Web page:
Bill Armstrong has been known as a progressive candidate but over the past council term has been slipping towards the “Fontana 8” on key votes, including the Reservoir Hill and PenEquity developments. This trend seemed to accelerate once Fontana stepped down from office and Councillor Swan became the heir-apparent of the group, including Armstrong voting against the Fanshawe-Kingsmills deal. This is despite the fact that it would help the school expand operations in ward 3 and likely bring more student activity to ward 2. This didn’t miss the notice of the London and District Labour Council – he lost their endorsement to McSloy because of his voting pattern over the last term. Armstrong has reacted passionately about a few issues in the ward, like the sound barriers along Veterans and opposition to a home for autistic adults that’s scheduled to be built near us (only a few neighbours actually seem to be against this development). Generally his votes are unpredictable, and appear to be based on his personal opinions. Most of the people I have spoken to in the ward who have made efforts to communicate with Armstrong were met with silence. Armstrong seems to have coasted for twenty years on voter apathy and a lack of strong candidates who can beat the automatic boost from being incumbent. Last election he won with only a small margin over Steve Polhill.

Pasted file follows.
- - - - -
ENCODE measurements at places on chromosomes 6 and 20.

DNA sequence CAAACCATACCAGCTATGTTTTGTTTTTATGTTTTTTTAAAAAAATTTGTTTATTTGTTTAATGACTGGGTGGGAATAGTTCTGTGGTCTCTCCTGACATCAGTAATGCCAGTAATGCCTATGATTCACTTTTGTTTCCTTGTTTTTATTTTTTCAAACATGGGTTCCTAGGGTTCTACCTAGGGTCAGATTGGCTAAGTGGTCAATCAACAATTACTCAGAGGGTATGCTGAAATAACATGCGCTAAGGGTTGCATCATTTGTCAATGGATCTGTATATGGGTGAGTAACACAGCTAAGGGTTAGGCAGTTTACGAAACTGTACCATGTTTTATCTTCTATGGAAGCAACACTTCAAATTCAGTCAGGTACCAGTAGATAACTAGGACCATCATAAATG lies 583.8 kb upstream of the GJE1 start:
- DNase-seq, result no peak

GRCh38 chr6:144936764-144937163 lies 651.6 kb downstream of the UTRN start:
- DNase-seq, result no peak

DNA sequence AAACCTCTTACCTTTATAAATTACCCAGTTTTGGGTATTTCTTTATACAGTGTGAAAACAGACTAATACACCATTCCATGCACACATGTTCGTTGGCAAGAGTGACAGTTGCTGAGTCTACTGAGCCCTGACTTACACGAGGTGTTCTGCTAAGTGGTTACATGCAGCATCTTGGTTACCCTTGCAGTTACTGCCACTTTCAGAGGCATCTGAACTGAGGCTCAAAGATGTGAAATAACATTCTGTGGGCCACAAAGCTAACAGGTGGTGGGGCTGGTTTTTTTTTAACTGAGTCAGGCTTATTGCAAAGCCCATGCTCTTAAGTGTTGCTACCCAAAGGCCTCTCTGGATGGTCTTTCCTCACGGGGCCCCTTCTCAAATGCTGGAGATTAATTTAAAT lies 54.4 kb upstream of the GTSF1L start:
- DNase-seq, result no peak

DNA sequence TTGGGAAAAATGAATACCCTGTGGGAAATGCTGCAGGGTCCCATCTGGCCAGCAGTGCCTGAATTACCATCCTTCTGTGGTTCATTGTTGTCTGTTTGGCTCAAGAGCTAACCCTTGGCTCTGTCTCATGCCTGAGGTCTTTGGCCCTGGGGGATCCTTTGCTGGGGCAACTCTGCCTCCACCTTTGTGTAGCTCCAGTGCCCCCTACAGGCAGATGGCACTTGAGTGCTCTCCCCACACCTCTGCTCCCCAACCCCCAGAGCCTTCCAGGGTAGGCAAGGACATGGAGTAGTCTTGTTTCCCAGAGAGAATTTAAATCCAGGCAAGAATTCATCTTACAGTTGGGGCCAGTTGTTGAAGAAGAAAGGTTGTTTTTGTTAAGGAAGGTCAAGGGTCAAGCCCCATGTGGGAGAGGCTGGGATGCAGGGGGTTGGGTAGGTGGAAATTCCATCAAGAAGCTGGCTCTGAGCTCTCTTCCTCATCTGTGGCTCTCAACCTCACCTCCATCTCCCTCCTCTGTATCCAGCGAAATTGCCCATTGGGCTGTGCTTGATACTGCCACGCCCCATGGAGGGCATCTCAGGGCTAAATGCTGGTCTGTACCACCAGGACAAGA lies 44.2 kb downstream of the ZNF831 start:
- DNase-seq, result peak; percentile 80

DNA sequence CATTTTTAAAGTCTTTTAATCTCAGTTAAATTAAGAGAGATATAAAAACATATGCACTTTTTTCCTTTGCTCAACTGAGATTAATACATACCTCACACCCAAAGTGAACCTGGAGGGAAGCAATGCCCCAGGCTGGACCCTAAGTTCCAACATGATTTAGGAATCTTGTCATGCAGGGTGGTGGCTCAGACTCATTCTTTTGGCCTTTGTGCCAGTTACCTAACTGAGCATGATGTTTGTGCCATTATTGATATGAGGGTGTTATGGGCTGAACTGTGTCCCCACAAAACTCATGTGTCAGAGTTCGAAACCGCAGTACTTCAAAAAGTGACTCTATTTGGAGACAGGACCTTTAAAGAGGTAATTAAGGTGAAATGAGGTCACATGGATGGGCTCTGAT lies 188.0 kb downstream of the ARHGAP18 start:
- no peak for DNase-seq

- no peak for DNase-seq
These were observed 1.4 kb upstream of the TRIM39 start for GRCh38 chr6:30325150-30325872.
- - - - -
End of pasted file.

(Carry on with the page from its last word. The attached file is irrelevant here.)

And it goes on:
On the conservative side is Steve Polhill. If the donations for Bud Polhill and Steve Polhill in the 2010 election are any indication, the apple doesn’t fall far from the tree. Bud Polhill was a staunch member of the Fontana 8 in the last Council term, and has been involved in both secret meeting controversies investigated by the Ontario Ombudsman. The last thing we need is a second Polhill at the Council table. He appears to have made his banner issue the proposed rec centre to be built in 2018 in East Lions Park, and how it should be relocated to another site like the former Churchill Public School site. This issue didn’t actually appear to be an issue to anyone until Polhill made it an issue (we live near the park, and everyone we’ve spoken to has been enthusiastic about the project and what it will mean for the East Lions neighbourhood), and I’ve seen very little else from his campaign to distinguish him as a candidate other than being a Polhill.

How will this ward race go? I think it is still anyone’s guess. 2010 saw a close race between Polhill and Armstrong, I believe down a conservative/progressive divide. Incumbency is hard to defeat, but Polhill has spent these last four years involved in the community, and the lines of progressive/conservative have been blurred. Nancy is a well-known and well-respected member of the Argyle community though and I think has really shook up what could have been a 2-candidate race. The London Free Press gives this assessment: “A horse race, with McSloy winning endorsement from the London and District Labour Council and a record of activism under her belt. Polhill has name recognition, from his politician father, and a pro-development stance.”